Washington DC’s AG Is Suing Google For Deceiving Internet Users

“Google leads consumers to believe that consumers are in control of whether Google collects and retains information about their location and how that information is used."

Washington DC AG Is Suing Google For Deceiving Internet Users - SurgeZirc US
Washington DC's AG Is Suing Google For Deceiving Internet Users

Google is facing many lawsuits over its business practices these days. Currently, the tech giant is facing a new legal charge from Washington, DC Attorney General Karl Racine who announced that his office has filed a lawsuit alleging that Google violated the state’s Consumer Protection Procedures Act, specifically regarding location tracking.

YOU MAY ALSO LIKE: Netgear Expands WiFi 6E Router Lineup For 2022 With Two New Options

Karl Racine believes that, despite Google’s claims that users can opt-out of having their whereabouts tracked, such tracking is still in place. Similar AG-led lawsuits in Texas, Washington State, and Indiana support Racine’s claim.

These issues didn’t start today, some of them first came up in 2018, when an Associated Press report revealed that location tracking remained active regardless of the user’s preference.

According to the claim, tracking data was stored in a Web and App Activity database between 2014 and 2019, despite these promises. As we explained in our in-depth look at the subject, Google did allow users to go in and delete their location from this file, but the process was slow and laborious.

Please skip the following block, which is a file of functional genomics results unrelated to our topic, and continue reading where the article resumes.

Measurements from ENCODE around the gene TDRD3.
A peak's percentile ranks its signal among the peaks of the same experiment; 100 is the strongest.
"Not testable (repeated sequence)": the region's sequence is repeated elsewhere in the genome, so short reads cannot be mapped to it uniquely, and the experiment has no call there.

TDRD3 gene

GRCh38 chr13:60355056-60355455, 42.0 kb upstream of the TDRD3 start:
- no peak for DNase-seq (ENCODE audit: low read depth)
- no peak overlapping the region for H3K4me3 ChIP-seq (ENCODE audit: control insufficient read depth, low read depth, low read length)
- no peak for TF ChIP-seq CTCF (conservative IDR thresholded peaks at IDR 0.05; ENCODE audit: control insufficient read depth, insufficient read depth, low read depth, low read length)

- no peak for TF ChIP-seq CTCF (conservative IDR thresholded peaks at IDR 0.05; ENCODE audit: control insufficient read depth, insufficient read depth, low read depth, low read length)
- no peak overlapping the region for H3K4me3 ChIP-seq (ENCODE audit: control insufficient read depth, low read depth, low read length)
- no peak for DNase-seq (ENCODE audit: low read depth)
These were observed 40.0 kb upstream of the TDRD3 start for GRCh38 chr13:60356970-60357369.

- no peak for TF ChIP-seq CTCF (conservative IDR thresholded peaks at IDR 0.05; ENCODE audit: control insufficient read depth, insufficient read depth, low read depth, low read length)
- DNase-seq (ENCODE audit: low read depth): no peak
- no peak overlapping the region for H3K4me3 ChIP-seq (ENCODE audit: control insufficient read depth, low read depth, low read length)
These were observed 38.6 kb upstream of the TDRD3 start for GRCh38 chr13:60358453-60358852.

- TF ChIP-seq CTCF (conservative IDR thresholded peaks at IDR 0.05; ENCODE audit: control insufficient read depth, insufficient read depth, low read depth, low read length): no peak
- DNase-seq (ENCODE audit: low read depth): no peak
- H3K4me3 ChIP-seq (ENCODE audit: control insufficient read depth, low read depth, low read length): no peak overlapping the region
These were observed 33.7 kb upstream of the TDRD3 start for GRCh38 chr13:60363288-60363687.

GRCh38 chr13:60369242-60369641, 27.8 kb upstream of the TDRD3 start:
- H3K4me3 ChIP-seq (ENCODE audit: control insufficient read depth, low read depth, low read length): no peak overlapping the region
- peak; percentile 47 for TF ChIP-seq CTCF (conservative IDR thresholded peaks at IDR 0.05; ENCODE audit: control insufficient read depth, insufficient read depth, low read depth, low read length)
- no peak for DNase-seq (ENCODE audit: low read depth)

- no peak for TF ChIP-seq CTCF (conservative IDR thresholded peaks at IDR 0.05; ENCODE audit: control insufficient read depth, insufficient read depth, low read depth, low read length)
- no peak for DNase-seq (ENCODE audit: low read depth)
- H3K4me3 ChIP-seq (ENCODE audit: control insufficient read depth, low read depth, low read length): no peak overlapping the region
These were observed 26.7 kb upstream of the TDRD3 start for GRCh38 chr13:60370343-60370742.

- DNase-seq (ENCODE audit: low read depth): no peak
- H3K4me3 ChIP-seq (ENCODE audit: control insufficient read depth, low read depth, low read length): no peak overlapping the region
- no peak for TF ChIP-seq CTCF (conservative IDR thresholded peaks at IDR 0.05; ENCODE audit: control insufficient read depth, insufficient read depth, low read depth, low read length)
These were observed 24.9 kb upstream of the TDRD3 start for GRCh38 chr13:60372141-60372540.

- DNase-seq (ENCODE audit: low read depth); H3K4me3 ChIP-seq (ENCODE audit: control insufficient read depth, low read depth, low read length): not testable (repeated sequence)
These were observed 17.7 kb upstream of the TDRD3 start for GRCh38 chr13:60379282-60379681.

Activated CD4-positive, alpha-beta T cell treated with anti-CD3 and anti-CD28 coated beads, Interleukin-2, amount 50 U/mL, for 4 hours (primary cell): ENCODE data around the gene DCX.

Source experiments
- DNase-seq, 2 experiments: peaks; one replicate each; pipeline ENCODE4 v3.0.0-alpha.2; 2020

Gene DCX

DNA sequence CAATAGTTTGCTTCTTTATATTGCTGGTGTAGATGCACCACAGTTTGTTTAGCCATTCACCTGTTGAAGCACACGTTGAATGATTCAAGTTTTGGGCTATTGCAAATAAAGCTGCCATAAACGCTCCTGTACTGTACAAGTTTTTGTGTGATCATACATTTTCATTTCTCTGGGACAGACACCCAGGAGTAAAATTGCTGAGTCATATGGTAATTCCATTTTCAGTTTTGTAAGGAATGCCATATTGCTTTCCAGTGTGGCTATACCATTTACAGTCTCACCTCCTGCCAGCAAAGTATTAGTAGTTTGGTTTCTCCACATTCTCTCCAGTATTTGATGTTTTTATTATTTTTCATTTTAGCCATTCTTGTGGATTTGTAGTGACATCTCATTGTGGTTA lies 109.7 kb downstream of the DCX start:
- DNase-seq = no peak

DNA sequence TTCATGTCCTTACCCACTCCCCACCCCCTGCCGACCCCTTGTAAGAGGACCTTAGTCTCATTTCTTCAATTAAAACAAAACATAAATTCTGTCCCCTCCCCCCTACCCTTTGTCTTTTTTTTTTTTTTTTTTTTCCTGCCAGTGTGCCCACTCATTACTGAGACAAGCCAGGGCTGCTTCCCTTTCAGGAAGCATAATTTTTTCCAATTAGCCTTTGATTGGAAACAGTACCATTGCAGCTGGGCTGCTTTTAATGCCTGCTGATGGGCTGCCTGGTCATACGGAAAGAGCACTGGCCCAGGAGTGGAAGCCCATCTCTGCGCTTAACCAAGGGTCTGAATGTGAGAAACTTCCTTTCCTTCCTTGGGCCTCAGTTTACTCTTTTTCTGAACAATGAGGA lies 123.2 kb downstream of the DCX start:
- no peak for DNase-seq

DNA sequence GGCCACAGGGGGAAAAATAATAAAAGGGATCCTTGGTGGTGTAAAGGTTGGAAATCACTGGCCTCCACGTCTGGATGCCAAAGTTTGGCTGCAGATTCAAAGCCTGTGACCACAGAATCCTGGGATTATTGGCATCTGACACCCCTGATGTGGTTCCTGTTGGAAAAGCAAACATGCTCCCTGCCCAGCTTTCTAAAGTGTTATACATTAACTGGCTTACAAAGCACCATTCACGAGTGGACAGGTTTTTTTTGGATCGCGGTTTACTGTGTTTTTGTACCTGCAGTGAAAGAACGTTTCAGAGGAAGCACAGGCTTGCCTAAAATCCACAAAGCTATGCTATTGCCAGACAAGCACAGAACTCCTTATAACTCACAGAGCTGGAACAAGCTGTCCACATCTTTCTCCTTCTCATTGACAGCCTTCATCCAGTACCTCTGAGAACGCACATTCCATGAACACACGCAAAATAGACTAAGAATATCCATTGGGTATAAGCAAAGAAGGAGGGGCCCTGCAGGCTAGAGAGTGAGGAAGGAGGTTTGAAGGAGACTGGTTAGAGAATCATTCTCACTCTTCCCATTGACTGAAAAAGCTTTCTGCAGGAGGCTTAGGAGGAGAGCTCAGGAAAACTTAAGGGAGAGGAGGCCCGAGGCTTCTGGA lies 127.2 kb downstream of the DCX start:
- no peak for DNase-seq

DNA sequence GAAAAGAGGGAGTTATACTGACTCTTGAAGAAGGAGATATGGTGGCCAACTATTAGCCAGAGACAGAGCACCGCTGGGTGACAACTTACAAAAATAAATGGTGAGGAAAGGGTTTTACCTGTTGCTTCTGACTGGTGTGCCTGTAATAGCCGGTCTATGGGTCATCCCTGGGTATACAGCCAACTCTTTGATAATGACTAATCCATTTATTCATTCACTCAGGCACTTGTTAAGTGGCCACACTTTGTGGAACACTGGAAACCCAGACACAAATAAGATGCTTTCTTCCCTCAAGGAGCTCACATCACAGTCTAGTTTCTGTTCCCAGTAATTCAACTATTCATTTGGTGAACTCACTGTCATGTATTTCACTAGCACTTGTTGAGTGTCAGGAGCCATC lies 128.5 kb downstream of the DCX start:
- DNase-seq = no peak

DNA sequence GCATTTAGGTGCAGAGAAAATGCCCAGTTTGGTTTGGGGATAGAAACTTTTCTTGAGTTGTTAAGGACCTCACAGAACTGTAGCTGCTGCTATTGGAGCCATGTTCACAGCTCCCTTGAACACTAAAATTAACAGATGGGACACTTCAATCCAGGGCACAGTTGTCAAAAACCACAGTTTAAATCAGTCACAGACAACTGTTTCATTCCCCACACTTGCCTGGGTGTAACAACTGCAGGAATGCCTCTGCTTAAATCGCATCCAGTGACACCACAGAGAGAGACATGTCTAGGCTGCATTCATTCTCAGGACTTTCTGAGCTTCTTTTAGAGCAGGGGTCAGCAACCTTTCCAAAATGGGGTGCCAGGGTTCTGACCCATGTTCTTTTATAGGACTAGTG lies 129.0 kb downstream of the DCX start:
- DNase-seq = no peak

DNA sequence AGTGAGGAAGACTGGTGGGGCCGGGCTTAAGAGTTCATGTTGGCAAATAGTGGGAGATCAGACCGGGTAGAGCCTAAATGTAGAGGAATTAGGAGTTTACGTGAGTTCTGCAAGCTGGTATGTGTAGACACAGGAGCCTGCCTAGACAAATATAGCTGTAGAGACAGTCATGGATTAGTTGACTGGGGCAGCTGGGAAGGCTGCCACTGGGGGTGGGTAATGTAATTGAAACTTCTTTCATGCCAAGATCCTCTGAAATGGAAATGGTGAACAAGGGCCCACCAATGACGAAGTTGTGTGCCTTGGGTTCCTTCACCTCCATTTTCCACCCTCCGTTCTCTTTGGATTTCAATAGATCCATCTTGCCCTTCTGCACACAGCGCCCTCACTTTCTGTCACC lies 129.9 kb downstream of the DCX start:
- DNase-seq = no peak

The complaint states that “Google leads consumers to believe that consumers are in control of whether Google collects and retains information about their location and how that information is used.

“In reality, consumers who use Google products cannot prevent Google from collecting, storing and profiting from their location.” It went on to say that using dark patterns to persuade a user to consent to data collection is harmful to consumers.

YOU MAY ALSO LIKE: Here Is How To Log Out Of Netflix On All Your Devices

Karl Racine’s filing follows a landmark action in Arizona brought in 2020 by Attorney General Mark Brnovich, who wanted the company to refund ad money to users who thought they had turned off tracking but had not.

Documents from that very case surfaced in 2021, claiming that Google had attempted to further obscure the settings that would allow a user to disable location tracking.

5 1 vote
Article Rating
Share this article with friends
Subscribe
Notify of
guest
0 Comments
Inline Feedbacks
View all comments